August 30, 2005 | Commentary on Legal Issues
The American Bar Association says John Roberts is "well
qualified" to sit on the Supreme Court. Former Attorney General
Edwin Meese calls him "a judge of unquestionable integrity and
proven fidelity to the Constitution and the rule of law." After he
made the rounds on Capitol Hill, Sen. Joseph Lieberman, D-Conn.,
labeled him "a credible nominee" who apparently lacked "a record
that in any sense could be described as extremist."
As one Democratic lawmaker told The Washington Post, "This was a smart political choice from the White House. I don't think people see a close vote here."
But some folks on the radical left beg to differ. They seem determined to trash John Roberts any way they can.
Consider the now-infamous TV ad from NARAL -- the one that accused Judge Roberts of defending abortion-clinic bombers. The ad was so filled with outright lies and misrepresentations that pressure from responsible liberals forced NARAL to pull it from the air.
The ad was utterly indefensible. As the Post noted in an editorial headlined "Abortion Smear," the ad "graphically -- and wholly unfairly -- seeks to tar Judge Roberts." Post columnist E.J. Dionne found it "outrageous." The New York Times called it "a cheesy 30-second TV spot unfairly linking Judge John Roberts Jr. with abortion clinic violence" and urged NARAL to apologize to Roberts.
The condemnation of the NARAL ad is welcome. Still, it's only the worst of the accusations being slung around. "With every passing day, it is becoming clearer that John Roberts is one of the key lieutenants in the right-wing assault on civil-rights laws and precedents," said Ralph Neas of People for the American Way. Others have piled on, from NOW to Planned Parenthood. And liberal politicians have responded.
According to Sen. Ted Kennedy, the papers the White House released regarding Roberts shows that "he was on or beyond the outer fringe of that extreme group eager to take our law and society back in time on a wide range of issues." Sen. Patrick Leahy sees "an eager and aggressive advocate of policies … tinged with the ideology of the far-right wing of his party," whose views represent "a cadre intent on reversing decades of policies on civil rights, voting rights, women's rights, privacy and access to justice."
Sounds like a caricature, doesn't it? That's because it is. What actually frightens the radical left is the fact that John Roberts is an originalist -- someone who applies the Constitution as it is written, not as he or any other unelected official wishes it were written.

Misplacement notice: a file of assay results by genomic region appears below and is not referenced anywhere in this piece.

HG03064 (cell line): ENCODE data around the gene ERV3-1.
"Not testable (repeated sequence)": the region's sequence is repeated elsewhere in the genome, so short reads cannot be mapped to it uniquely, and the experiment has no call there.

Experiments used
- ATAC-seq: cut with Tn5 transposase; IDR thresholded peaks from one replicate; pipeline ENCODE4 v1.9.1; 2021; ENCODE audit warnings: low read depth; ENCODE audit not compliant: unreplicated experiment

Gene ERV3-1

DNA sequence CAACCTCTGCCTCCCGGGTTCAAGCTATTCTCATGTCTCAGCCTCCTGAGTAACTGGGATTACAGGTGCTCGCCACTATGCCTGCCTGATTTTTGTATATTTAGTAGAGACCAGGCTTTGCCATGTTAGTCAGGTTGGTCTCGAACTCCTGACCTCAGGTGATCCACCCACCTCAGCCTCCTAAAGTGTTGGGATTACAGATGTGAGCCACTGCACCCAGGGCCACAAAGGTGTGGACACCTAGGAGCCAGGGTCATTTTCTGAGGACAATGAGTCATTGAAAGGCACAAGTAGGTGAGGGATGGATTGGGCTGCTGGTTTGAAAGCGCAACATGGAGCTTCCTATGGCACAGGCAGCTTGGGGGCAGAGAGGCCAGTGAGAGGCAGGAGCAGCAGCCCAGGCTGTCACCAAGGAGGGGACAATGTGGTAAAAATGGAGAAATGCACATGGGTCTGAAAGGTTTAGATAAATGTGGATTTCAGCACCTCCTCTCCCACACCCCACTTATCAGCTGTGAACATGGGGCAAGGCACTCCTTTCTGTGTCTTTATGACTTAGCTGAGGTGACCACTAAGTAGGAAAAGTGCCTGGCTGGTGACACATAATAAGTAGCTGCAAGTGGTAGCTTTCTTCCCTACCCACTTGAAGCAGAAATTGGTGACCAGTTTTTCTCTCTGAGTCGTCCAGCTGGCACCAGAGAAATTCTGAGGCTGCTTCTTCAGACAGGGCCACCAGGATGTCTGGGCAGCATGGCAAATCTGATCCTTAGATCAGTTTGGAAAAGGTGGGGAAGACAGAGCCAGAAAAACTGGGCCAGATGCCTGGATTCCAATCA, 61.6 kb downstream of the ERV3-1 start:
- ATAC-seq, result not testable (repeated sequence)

It was refreshing to read what Judge Roberts told the Senate Judiciary Committee. "Judges must be constantly aware that their role, while important, is limited," he wrote in his official questionnaire. "They do not have a commission to solve society's problems, as they see them, but simply to decide cases before them according to the rule of law."
It's a view the Founding Fathers would have appreciated. As Thomas Jefferson wrote: "Laws are made for men of ordinary understanding and should, therefore, be construed by the ordinary rules of common sense. Their meaning is not to be sought for in metaphysical subtleties which may make anything mean everything or nothing at pleasure."
Roberts seems to appreciate the need for this common sense. As Robert Bork wrote in National Review: "I believe John Roberts will not create new constitutional rights out of whole cloth, as many of his soon-to-be colleagues have done. I cannot, for example, imagine him voting to invent a right to homosexual marriage, as many of the justices seem to do."
As Bork notes, activist liberal justices act with thinly disguised disdain for popular will. "In two cases inventing constitutional rights for homosexuals, the Court stated that restrictions on that class could be explained only by hostility to an unpopular group," he writes. "The possibility of a moral objection was not considered: The people … must be reined in, enlightened and civilized by the justices."
Set aside, for a moment, predictions of how Roberts will vote on this-or-that issue. It's unreliable, for starters. How can a sentence in a 20-year-old memo predict how a judge will rule five years from now? What really matters is having judges who faithfully uphold the text of the Constitution -- the actual text.
John Roberts is just such a judge. No wonder the left is mad.
First appeared on World Net Daily.